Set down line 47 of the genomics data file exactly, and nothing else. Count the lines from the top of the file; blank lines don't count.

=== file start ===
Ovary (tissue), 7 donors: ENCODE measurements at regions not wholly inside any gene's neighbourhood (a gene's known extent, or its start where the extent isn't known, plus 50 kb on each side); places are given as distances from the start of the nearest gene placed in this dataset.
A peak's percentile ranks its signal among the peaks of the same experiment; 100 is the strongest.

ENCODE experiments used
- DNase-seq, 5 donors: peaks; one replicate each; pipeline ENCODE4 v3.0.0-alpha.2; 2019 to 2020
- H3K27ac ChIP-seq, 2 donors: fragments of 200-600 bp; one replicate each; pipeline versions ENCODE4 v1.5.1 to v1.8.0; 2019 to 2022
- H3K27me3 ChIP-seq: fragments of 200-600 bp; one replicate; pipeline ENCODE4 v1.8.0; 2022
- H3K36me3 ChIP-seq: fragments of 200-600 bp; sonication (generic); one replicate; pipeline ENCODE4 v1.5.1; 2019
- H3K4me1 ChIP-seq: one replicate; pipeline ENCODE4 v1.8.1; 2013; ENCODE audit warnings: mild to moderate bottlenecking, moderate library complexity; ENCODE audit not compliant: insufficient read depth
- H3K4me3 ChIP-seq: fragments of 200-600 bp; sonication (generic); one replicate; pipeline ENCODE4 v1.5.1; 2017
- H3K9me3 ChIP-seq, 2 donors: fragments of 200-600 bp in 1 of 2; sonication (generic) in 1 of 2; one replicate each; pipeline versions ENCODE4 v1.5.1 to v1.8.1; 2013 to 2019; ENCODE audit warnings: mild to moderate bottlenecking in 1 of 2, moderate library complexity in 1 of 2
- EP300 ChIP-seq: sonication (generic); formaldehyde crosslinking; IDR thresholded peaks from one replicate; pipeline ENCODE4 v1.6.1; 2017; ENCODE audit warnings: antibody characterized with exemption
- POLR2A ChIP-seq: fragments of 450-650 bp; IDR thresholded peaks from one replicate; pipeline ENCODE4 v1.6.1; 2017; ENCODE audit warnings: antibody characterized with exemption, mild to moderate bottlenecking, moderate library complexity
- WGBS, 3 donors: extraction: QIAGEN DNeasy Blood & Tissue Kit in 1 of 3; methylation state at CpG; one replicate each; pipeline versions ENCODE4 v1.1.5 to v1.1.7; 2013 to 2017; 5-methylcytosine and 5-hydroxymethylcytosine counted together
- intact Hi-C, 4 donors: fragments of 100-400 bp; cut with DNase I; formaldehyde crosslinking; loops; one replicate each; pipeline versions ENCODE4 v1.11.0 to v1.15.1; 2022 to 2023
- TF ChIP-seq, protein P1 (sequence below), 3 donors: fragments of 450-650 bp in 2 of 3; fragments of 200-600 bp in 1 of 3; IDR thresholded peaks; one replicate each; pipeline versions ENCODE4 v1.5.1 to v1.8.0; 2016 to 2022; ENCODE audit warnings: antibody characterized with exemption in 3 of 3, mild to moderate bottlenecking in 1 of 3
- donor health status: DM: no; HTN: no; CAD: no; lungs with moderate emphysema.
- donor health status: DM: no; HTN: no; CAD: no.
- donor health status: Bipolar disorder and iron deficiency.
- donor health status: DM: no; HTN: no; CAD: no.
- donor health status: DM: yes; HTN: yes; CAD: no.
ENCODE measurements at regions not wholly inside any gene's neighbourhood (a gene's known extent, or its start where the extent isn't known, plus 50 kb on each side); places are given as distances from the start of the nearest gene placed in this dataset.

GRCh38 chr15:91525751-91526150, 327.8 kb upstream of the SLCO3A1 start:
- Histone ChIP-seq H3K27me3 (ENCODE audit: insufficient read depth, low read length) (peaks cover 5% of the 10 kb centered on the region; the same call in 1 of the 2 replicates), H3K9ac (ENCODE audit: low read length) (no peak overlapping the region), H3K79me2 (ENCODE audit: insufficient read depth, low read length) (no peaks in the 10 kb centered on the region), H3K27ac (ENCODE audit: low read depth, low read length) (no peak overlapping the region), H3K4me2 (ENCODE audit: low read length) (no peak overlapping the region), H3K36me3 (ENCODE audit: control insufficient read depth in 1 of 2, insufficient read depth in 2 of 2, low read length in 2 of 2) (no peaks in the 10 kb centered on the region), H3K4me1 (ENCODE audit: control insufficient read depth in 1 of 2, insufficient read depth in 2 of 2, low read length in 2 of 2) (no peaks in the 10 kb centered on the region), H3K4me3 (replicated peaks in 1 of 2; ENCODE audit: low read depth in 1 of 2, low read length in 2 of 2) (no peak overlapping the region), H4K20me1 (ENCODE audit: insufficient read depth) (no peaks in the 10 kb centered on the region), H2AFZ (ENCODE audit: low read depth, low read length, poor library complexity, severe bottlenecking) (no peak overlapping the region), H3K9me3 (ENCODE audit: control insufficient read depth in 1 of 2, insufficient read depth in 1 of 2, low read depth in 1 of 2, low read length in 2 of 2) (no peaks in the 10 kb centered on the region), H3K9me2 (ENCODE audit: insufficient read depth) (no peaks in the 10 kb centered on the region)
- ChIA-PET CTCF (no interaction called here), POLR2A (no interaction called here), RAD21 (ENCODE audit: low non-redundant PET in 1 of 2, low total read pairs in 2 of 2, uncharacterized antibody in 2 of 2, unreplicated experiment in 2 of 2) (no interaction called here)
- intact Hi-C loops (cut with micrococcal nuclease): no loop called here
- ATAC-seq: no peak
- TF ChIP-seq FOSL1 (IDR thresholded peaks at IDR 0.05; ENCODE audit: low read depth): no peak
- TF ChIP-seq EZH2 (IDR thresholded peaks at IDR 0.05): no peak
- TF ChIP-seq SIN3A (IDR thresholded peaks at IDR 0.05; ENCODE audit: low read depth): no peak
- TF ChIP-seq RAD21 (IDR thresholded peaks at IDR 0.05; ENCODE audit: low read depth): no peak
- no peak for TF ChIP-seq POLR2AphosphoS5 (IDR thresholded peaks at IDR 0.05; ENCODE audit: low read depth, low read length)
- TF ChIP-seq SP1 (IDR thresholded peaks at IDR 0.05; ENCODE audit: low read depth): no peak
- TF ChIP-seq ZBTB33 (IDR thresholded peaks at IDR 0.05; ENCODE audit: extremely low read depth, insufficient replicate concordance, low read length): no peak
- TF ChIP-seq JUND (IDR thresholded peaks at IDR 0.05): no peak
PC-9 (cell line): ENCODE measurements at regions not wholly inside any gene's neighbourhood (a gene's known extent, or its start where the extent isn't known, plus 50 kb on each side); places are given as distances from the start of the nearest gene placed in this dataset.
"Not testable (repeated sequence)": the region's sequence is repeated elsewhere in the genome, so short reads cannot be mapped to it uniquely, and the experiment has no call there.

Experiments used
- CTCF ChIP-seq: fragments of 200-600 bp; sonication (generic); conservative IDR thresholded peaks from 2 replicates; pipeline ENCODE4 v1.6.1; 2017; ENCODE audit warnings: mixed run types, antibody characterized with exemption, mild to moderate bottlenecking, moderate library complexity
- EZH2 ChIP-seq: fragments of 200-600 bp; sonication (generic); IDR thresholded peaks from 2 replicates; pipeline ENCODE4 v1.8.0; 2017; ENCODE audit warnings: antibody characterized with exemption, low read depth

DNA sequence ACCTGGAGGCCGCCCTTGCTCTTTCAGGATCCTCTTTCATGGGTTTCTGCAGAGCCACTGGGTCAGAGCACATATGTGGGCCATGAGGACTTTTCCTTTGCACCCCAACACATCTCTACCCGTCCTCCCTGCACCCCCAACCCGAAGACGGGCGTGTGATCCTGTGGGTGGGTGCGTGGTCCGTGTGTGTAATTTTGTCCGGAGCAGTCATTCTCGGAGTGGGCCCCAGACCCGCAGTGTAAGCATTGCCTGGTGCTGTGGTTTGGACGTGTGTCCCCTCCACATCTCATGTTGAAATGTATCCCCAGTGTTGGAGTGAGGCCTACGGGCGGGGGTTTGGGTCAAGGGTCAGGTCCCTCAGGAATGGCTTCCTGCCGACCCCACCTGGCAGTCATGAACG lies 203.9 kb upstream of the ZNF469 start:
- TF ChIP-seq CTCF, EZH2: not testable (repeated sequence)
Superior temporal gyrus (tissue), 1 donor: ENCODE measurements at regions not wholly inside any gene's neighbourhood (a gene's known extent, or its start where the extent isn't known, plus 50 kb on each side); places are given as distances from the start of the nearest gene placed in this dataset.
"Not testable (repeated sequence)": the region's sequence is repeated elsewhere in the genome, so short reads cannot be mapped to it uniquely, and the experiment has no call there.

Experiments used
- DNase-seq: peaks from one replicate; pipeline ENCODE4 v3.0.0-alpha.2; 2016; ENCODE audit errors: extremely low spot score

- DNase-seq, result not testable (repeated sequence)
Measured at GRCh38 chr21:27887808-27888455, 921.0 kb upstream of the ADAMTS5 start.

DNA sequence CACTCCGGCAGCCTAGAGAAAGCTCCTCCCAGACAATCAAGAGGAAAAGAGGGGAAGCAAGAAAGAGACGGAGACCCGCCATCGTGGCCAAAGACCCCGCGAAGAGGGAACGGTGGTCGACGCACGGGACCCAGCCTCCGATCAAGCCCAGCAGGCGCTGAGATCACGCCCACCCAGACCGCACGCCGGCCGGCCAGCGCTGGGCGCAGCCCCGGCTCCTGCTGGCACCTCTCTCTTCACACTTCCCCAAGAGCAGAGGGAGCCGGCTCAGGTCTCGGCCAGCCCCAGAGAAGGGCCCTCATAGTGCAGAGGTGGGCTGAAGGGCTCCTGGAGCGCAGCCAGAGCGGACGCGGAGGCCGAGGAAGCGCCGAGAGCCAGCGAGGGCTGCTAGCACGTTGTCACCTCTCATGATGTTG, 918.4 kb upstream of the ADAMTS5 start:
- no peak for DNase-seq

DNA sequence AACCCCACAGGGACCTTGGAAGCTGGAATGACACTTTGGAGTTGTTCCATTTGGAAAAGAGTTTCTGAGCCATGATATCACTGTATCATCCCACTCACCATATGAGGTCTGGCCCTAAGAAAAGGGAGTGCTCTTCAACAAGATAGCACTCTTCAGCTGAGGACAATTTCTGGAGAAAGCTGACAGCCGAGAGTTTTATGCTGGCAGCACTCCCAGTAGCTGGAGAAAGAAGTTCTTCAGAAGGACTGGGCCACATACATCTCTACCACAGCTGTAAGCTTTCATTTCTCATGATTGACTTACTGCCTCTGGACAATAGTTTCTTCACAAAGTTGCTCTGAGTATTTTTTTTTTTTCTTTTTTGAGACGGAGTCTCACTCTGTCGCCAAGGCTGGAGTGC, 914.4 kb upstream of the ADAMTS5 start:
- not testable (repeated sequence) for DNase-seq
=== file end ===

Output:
Measured at GRCh38 chr21:27887808-27888455, 921.0 kb upstream of the ADAMTS5 start.